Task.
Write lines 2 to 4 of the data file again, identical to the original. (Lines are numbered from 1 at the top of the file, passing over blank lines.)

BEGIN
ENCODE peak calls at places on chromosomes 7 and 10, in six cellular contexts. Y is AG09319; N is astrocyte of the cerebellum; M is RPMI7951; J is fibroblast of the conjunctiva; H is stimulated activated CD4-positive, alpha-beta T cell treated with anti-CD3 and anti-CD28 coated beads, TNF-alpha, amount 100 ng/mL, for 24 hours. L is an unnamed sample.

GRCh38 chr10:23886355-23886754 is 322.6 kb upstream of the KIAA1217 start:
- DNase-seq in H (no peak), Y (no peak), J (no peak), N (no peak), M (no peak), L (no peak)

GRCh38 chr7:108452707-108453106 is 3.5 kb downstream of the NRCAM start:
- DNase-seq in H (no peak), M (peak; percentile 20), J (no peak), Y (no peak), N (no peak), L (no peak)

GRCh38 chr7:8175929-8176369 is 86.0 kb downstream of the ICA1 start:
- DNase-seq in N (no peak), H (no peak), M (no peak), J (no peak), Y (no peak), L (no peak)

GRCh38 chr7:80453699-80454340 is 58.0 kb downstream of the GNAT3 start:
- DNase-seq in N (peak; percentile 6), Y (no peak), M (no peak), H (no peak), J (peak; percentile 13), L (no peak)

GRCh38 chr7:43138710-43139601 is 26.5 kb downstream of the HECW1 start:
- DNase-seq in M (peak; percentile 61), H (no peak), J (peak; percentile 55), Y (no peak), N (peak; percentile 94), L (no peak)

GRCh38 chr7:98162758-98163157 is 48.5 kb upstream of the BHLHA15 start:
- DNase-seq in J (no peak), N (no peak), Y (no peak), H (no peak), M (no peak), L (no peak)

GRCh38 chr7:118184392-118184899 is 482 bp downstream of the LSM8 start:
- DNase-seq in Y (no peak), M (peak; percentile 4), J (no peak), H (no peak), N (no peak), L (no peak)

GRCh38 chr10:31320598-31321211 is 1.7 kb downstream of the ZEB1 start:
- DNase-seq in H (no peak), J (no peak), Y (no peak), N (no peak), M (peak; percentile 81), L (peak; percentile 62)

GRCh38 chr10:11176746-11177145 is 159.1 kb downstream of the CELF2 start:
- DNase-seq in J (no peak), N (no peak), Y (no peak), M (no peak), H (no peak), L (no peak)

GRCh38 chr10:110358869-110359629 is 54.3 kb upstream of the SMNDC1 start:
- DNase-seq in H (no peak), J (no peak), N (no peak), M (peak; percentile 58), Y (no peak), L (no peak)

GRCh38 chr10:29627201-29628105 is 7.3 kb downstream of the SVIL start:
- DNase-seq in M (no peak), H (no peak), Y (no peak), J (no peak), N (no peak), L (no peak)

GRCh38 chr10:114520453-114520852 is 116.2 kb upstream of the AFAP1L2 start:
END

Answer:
GRCh38 chr10:23886355-23886754 is 322.6 kb upstream of the KIAA1217 start:
- DNase-seq in H (no peak), Y (no peak), J (no peak), N (no peak), M (no peak), L (no peak)

GRCh38 chr7:108452707-108453106 is 3.5 kb downstream of the NRCAM start: